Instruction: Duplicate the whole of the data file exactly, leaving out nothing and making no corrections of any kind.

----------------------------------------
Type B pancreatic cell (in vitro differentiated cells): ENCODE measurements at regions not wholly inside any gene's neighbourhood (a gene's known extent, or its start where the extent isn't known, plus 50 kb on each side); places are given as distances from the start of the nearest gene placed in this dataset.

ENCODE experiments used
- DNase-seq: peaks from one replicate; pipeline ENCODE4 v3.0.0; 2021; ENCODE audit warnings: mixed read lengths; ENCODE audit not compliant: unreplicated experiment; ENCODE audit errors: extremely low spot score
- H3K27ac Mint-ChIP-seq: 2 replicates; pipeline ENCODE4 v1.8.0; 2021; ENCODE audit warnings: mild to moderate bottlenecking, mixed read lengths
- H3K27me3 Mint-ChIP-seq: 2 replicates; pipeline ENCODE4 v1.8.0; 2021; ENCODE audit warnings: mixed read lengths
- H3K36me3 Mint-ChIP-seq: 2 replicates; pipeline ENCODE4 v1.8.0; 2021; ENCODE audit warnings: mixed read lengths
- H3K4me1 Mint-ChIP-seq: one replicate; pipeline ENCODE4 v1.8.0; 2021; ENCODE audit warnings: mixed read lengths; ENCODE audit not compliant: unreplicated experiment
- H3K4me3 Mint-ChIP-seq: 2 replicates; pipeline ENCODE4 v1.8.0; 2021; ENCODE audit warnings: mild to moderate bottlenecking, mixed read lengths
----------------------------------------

Type B pancreatic cell (in vitro differentiated cells): ENCODE measurements at regions not wholly inside any gene's neighbourhood (a gene's known extent, or its start where the extent isn't known, plus 50 kb on each side); places are given as distances from the start of the nearest gene placed in this dataset.

ENCODE experiments used
- DNase-seq: peaks from one replicate; pipeline ENCODE4 v3.0.0; 2021; ENCODE audit warnings: mixed read lengths; ENCODE audit not compliant: unreplicated experiment; ENCODE audit errors: extremely low spot score
- H3K27ac Mint-ChIP-seq: 2 replicates; pipeline ENCODE4 v1.8.0; 2021; ENCODE audit warnings: mild to moderate bottlenecking, mixed read lengths
- H3K27me3 Mint-ChIP-seq: 2 replicates; pipeline ENCODE4 v1.8.0; 2021; ENCODE audit warnings: mixed read lengths
- H3K36me3 Mint-ChIP-seq: 2 replicates; pipeline ENCODE4 v1.8.0; 2021; ENCODE audit warnings: mixed read lengths
- H3K4me1 Mint-ChIP-seq: one replicate; pipeline ENCODE4 v1.8.0; 2021; ENCODE audit warnings: mixed read lengths; ENCODE audit not compliant: unreplicated experiment
- H3K4me3 Mint-ChIP-seq: 2 replicates; pipeline ENCODE4 v1.8.0; 2021; ENCODE audit warnings: mild to moderate bottlenecking, mixed read lengths